State police investigator testifies in Bulger trial
Alleged mob boss James “Whitey” Bulger violently ran his gang and would beat or even kill bookies or drug dealers that failed to pay them,” two leading organized crime investigators on the Massachusetts State Police recounted during their testimony Thursday.
Retired state police investigators Robert Long and Thomas Foley testified Thursday as the government’s first two witnesses against Bulger.
Foley talked about how, before he became colonel of the state police, he ran the agency’s special services unit investigating organized crime. He said the unit had informants giving investigators information on the activities of Bulger.
He identified the Winter Hill Gang and the La Cosa Nostra, or the Italian mafia, as the two main organized crime groups in Boston in the 1980s and 1990s. Foley identified Bulger and his associate Stephen Flemmi as the leaders of the Winter Hill Gang once the other heads became fugitives.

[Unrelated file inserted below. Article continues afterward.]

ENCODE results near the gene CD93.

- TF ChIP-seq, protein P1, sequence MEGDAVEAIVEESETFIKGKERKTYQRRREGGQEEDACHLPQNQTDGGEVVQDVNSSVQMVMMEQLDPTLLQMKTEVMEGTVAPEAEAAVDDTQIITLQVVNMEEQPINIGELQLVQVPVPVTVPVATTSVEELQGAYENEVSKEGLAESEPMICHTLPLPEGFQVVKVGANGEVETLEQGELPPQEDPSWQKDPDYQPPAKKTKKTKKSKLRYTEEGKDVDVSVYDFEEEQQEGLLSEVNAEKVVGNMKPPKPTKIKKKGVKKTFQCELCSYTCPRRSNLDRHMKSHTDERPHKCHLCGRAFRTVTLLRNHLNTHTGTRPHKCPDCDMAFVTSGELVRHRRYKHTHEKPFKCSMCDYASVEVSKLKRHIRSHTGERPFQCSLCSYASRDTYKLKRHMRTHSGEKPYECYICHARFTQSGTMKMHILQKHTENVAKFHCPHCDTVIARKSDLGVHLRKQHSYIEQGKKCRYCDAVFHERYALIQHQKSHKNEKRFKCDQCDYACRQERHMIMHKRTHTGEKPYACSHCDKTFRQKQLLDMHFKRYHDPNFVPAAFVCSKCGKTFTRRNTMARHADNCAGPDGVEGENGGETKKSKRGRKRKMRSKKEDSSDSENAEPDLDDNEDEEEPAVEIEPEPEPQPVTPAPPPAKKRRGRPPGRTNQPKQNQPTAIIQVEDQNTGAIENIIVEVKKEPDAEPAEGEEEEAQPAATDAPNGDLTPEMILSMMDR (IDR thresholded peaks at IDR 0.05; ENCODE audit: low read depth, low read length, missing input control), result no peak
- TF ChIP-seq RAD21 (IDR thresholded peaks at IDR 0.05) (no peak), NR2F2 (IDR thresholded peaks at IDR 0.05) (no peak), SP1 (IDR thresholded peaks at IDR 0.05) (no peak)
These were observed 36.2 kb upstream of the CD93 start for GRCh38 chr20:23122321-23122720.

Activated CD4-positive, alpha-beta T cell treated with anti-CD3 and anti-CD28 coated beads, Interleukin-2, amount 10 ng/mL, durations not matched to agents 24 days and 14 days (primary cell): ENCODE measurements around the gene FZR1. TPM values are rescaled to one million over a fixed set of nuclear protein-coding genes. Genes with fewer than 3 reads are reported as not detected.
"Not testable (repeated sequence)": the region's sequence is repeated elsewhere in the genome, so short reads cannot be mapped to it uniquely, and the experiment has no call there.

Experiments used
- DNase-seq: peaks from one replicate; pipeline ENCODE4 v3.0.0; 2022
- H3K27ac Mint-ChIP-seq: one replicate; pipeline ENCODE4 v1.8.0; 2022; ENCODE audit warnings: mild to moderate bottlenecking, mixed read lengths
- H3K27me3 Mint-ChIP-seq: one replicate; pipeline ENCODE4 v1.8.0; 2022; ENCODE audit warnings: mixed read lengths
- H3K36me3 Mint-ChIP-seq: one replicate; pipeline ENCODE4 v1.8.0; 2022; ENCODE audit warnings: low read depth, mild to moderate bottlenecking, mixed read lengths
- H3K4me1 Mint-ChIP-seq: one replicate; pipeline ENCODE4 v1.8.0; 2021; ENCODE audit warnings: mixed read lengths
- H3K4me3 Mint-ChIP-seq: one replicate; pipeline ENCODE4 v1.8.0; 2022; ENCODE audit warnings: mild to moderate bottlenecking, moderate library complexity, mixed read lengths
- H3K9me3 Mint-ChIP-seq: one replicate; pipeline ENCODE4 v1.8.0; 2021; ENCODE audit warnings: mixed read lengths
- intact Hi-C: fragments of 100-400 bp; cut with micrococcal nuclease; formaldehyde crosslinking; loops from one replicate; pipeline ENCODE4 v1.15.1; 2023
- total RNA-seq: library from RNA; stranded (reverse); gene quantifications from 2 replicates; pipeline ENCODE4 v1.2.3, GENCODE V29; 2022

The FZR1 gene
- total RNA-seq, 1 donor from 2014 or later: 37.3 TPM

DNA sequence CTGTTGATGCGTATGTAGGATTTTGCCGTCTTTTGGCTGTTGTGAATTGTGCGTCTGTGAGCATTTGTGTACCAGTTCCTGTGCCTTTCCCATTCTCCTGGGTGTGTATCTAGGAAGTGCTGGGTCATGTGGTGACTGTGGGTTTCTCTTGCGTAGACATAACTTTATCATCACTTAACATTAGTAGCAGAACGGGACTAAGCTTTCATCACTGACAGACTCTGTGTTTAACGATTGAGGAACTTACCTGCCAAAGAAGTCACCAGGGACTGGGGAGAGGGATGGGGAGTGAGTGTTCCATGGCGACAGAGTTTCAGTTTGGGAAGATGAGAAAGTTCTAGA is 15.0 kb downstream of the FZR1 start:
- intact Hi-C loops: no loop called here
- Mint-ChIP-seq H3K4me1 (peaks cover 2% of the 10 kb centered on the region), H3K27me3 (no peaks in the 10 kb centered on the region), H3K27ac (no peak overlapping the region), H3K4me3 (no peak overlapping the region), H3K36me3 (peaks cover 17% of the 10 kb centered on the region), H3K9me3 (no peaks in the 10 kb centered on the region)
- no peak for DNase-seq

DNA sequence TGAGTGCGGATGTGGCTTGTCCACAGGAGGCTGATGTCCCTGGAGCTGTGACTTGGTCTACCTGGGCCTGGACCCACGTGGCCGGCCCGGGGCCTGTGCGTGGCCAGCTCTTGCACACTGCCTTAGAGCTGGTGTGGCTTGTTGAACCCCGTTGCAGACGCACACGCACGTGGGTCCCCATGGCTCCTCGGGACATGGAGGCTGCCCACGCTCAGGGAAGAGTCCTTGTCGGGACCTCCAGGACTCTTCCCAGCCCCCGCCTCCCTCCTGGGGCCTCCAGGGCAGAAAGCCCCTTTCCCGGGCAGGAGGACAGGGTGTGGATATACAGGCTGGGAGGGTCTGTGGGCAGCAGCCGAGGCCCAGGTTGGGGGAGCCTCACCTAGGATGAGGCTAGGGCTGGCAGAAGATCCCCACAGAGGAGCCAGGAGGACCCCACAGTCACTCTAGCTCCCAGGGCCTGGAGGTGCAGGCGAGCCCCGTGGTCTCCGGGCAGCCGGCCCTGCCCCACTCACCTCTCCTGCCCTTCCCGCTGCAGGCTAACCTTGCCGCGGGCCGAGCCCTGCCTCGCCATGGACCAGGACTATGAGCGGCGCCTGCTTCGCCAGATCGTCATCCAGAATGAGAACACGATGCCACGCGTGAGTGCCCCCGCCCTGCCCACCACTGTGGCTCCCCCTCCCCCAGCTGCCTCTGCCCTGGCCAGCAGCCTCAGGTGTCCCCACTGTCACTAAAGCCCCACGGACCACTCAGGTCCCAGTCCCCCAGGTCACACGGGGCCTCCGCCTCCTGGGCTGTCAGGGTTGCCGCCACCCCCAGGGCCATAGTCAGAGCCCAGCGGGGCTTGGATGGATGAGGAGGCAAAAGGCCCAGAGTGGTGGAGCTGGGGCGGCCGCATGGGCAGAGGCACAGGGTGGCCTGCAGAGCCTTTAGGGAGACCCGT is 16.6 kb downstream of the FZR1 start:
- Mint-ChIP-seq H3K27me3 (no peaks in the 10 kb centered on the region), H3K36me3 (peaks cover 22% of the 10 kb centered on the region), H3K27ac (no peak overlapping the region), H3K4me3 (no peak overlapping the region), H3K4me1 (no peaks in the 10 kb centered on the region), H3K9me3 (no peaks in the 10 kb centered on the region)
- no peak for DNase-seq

Foley said the crime groups made their money mostly through bookmakers and drug dealers who were forced to pay “rent” or “tributes,” which were fees for operating in a certain area.
When asked by Assistant US Attorney Fred Wyshak what happened if the bookies or drug dealers didn’t pay, Foley said the group turned violent.
“A beating or sometimes people were killed,” Foley said.
The government introduced dozens of pictures of guns, ammunition and other items recovered by investigators once Bulger’s associates began cooperating with authorities.
Among those items were a sawed-off shotgun, double-edged knifes and a Boston police officer’s badge found inside a safe.
However, during cross-examination by Bulger lawyer Hank Brennan, Foley said no guns, masks or other items were found in Bulger’s home.
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